People go to other options such as bankruptcy to help them resolve their debts when the debt has become overwhelming. It is not usually advisable to consider bankruptcy as the first option when you want to clear your debts. You need to understand what bankruptcy is how it can help and what your expectations should be once you file. There are lots of bankruptcy types, chapter 13 being one of the most common. We will be discussing things that can be noted when you file a Chapter 13 bankruptcy.
What is Chapter 13 Bankruptcy?
It is also called Wage Earners Income sometimes and debt is not all forgiven. What happens instead is that there would be a restructuring so that those who have an income have an opportunity to repay. This option is best for borrowers who can still make payments on their debt, but who are struggling to pay in the manner their creditors wants them to.
Many of those who file for bankruptcy prefer Chapter 13 because it allows them to retain their property while settling their debts. With other filings, you’ll often have to give up your home, car, and other property during the process so that they can be liquefied in order to repay debt.
How Does Chapter 13 Work?
You will be asked to submit a plan that reorganizes your debt repayment in order to repay some debt, forgive some debt and protect your assets when you file for Chapter 13. Credit card debt and personal loans are the types of debt Chapter 13 can forgive, other ones such as Alimony payments, taxes, child support and student loans are not dischargeable in bankruptcy filings. There are limitations as to how much debt you can carry when you choose to file;
- You cannot have more than $394,725 in unsecured debt, such as personal loans and credit card debt.
- You cannot have more than $1,184,200 in secured debt, such as auto loans and home mortgages.
When you file for Chapter 13, it allows you to restructure your loan repayments so that you can (hopefully) afford to keep your secured debt. Often, filing for Chapter 13 will allow you to stop foreclosure proceedings.
What Process Can you expect to go through when you file?
Your first step should always be to secure a bankruptcy lawyer with any type of bankruptcy filing. You are expected to pay the attorney you hire as well as a filing fee to the bankruptcy court and other administrative fees. The following information will be required of you when you start the process of filing;
- A list of your monthly living expenses and budgets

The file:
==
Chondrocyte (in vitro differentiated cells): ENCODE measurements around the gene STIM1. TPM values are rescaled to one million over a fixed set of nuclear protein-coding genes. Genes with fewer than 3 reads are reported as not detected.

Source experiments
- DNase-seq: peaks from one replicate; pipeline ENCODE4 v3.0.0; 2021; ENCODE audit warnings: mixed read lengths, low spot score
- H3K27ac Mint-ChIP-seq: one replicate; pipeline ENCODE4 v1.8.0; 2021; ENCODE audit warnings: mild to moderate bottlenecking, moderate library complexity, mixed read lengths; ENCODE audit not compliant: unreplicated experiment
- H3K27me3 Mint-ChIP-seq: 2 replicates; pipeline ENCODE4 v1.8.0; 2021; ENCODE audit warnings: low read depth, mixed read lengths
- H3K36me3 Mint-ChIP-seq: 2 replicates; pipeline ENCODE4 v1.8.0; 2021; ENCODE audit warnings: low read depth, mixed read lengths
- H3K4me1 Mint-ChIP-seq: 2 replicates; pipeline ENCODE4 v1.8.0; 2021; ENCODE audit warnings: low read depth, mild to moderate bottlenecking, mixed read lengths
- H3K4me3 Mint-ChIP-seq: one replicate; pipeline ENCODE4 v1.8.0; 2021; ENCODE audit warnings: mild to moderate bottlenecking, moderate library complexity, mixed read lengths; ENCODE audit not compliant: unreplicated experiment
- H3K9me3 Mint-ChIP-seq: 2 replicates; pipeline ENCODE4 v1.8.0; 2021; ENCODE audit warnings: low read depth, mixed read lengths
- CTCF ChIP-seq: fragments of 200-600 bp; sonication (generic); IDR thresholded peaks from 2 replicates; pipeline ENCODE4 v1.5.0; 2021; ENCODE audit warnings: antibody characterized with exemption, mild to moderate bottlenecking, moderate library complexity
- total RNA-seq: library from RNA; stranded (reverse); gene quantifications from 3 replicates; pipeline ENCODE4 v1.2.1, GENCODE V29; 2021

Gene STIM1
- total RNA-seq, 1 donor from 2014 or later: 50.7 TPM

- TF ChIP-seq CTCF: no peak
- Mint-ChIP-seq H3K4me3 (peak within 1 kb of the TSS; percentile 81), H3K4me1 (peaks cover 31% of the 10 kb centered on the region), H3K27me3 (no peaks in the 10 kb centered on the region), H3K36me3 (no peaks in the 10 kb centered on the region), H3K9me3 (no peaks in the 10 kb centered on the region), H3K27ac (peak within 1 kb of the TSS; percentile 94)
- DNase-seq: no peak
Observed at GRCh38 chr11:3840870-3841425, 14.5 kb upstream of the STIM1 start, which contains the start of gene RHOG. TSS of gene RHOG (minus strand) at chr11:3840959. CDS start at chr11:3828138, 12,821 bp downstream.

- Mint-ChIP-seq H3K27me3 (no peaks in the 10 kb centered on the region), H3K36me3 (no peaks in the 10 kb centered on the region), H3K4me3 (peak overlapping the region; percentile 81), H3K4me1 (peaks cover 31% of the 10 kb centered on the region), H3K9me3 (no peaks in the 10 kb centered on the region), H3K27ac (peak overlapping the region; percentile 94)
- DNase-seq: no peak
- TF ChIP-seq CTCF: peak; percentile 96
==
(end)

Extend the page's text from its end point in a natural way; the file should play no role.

- Information on all creditors and how much you owe
- Income information
- Information on all property you own
- Tax returns
You can expect to be required to undergo credit counseling prior to your Chapter 13 filing. Once that is completed, you’ll then need to work with your bankruptcy attorney to devise a repayment plan. The sufficiency of your plan to repay debts and also the realistic of your plans according to circumstances and financial situation would be determined by the judge overseeing your filing.
All payments would be made under Chapter 13 rules set forth and must be made on time once your plans have been approved. Any change in your plan that prevents you from repaying your debts should be reported to the court and you should also seek a modification in your loan. The risk of being canceled if you do not meet the plan stipulations is run by your Chapter 13.
What Can You Expect After Filing Chapter 13?
After you go through Chapter 13 proceedings and your plan is approved, it’s time to focus on repaying your debt under the new structure. Unfortunately, the bankruptcy will be listed on your credit history for up to 7 years; however, during and after the 7 years, you have the opportunity to rebuild your credit by satisfying your debt and making your payments on time. There might be little troubles when you are initially trying to secure loans, but your credit score and history will improve after you complete your bankruptcy plan which usually is 3-5 years and you show how responsible you are over time.
What Are Other Options to Consider Besides Bankruptcy?
One of the viable options to assist you with your debt is bankruptcy; there are however, other options you can consider before filing for bankruptcy, such as:
- Credit counseling
- Debt consolidation
- Debt management
- Debt settlement